Hackaday Links: April 8, 2018

SiFive raised $50 Million in funding. SiFive is a semiconductor working on two fronts: they want to democratize silicon prototyping, and they’re the people making the HiFive series of microcontrollers and SoCs. The HiFives are built on the RISC-V instruction set, a Big-O Open instruction set for everything from tiny microcontrollers to server CPUs. With RISC-V, you’re not tied to licensing from ARM or their ilk. Recently SiFive introduced an SoC capable of running Linux, and the HiFive 1 is a very fast, very capable microcontroller that’s making inroads with Nvidia and Western Digital. The new round of funding is great news for anyone who wants Open Source hardware, and the silicon prototyping aspect of it is exceptionally interesting. Great news for SiFive.

Guess what’s in just a few weekends? The Vintage Computer Festival Southeast. The VCFSE is Hotlanta’s own vintage computer festival, with a whole host of speakers, exhibits, and consignment to tickle those vintage dopamine receptors. On deck for the speakers is [Michael Tomczyk], one of the people responsible for the VIC-20, and [Scott Adams], no the other [Scott Adams], creator of adventure-style games for personal computers but not that adventure-style game. The exhibits will include Japanese retro computers, simulating an ENIAC and a mechanical keyboard meetup. If you’re around Georgia, this is an event worth attending.

Conference season is just around the corner, and you know what that means. It’s time to start ramping up for #badgelife. What is badgelife? It’s a hardware demoscene of electronic conference badges. This year, the badgelife scene has stumbled upon something everyone can get in on. Add-ons! They’re electronic hats (or shields, or capes) for all the badges. Physically, it’s a 2×2 pin header. Electronically, it’s power, ground and I2C. Want to prototype your own add-on? Good news, there’s a development board.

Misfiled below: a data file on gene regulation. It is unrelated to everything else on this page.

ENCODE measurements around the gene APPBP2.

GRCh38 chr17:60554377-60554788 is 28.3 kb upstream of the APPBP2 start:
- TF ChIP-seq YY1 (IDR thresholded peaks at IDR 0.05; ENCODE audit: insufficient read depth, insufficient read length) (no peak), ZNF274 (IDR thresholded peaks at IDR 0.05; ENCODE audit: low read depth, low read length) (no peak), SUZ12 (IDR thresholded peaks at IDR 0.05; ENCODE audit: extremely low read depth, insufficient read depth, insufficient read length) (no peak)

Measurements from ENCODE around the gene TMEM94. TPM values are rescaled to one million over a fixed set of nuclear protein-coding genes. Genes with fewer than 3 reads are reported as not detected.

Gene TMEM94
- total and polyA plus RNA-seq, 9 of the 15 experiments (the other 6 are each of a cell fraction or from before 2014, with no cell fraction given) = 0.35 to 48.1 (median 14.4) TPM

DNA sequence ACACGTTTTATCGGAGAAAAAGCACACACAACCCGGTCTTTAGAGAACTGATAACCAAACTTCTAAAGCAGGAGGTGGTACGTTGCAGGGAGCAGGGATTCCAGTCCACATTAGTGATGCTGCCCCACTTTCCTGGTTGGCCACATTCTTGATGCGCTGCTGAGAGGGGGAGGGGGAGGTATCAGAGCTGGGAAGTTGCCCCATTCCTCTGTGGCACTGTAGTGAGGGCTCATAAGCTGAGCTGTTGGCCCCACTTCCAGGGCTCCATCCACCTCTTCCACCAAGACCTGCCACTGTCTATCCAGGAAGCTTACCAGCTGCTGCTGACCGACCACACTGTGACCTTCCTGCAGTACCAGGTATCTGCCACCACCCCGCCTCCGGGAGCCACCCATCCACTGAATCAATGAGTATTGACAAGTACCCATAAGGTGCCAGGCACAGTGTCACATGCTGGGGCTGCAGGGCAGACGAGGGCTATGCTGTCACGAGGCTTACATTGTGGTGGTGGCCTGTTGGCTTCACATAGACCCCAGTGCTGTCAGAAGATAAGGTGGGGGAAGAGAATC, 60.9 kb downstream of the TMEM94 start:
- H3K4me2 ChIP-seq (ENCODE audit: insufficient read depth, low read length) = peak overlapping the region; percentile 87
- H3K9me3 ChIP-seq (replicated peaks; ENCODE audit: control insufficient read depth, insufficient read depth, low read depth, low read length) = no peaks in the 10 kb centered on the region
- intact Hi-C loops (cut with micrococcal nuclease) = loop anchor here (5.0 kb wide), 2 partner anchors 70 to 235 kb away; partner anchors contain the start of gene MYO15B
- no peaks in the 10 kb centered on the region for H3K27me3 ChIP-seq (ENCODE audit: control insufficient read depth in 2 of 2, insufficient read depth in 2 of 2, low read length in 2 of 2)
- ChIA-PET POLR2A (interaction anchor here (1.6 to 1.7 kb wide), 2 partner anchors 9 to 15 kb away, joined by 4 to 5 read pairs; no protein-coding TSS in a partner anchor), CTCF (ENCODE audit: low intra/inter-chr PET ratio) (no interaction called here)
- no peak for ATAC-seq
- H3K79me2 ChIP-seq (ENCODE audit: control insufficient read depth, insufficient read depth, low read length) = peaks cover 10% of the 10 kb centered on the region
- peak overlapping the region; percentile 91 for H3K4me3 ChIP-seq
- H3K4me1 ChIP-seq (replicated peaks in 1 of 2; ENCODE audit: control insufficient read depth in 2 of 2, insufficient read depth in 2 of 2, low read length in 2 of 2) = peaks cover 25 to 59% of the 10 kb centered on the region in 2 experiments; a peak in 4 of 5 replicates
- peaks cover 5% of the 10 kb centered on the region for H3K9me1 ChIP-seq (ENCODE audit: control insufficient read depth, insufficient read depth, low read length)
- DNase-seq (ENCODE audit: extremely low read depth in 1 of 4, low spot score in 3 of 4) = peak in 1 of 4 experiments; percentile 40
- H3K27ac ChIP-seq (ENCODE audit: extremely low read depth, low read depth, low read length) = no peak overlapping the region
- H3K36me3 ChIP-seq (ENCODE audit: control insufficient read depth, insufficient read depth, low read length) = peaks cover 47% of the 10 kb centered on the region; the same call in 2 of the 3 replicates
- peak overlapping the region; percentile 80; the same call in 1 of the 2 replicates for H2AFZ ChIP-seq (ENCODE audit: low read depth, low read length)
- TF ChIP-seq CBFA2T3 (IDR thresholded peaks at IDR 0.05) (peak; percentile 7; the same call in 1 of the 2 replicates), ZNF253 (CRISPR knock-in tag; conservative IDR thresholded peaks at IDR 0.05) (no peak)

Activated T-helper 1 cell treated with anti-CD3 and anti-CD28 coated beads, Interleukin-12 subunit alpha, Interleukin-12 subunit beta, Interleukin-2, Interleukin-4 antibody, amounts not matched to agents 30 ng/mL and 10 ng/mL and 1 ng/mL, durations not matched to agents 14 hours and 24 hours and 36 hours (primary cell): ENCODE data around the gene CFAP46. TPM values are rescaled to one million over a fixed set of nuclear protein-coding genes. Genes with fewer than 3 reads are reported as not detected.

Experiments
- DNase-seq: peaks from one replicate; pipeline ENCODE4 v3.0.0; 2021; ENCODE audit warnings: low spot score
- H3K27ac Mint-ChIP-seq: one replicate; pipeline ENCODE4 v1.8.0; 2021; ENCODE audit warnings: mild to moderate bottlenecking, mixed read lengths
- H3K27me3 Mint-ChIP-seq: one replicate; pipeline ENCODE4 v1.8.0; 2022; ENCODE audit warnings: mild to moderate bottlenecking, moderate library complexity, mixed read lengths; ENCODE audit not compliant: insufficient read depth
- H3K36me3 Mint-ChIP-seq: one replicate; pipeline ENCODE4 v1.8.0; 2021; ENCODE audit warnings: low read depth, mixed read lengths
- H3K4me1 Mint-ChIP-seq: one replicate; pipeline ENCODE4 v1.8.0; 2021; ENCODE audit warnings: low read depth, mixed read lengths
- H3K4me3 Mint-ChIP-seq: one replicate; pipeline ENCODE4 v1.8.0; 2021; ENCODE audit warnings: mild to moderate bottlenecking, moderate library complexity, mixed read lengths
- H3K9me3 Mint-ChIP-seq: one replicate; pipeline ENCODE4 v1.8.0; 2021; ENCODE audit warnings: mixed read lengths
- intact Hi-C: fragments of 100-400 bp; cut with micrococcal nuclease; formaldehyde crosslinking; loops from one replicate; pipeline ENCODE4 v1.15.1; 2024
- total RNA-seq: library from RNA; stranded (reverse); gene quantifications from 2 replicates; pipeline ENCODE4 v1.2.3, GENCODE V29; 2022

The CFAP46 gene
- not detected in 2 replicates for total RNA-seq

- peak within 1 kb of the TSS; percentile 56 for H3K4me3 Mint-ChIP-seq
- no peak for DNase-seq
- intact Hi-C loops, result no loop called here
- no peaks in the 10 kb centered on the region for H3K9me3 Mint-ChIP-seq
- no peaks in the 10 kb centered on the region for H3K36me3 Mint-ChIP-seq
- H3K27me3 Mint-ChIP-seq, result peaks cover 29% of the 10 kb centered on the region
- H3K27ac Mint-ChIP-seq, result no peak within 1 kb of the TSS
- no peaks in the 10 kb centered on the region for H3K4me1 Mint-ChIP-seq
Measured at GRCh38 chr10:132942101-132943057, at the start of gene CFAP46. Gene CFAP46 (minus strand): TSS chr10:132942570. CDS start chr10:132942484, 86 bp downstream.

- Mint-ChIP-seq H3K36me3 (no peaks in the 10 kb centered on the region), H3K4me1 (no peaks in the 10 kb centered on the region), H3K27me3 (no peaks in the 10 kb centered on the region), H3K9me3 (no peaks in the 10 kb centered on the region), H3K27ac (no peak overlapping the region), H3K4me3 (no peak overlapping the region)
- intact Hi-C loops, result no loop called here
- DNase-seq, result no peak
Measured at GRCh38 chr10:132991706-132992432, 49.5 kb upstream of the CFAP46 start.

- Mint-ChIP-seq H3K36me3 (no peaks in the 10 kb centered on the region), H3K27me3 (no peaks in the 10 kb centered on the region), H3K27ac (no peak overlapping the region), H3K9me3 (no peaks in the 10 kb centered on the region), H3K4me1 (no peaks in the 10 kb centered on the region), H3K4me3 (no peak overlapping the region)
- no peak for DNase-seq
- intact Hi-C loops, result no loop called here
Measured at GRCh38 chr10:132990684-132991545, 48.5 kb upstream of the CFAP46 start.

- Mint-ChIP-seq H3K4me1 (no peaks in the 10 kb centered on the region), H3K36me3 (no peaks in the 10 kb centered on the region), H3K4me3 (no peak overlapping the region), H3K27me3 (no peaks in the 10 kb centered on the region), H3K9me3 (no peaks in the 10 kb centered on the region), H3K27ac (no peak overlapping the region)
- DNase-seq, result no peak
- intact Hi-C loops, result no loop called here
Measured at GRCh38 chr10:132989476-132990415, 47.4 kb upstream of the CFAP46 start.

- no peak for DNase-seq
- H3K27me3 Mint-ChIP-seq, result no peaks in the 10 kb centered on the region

The Titius-Bode law states the semi-major axes of planets follow a geometric progression. The (simplified, incorrect) demonstration of this law states Mercury orbits at 0.25 AU, Venus at 0.5 AU, Earth at 1 AU, Mars at 2 AU, and continues to the outer planets. The Titius-Bode law is heavily discredited in the planetary science community, and any paper, talk, or manuscript is rejected by scientific editors out of hand. The Titius-Bode law is the planetary science equivalent of flat Earth conspiracy theories and Nazi moon bases; giving any consideration to the idea confirms you’re a moron. This week, some consulting firm posted something that is the Titius-Bode law on their blog. Why? So it could be submitted to Hacker News for that sweet SEO. This submission was upvoted to the top position, and is a wonderful springboard to argue an interesting point on media literacy. I posit the rise of news aggregators (facebook, twitter, digg, reddit, and HN), is the driving force behind ‘fake news’ as lay people become the gatekeepers. Prove me wrong.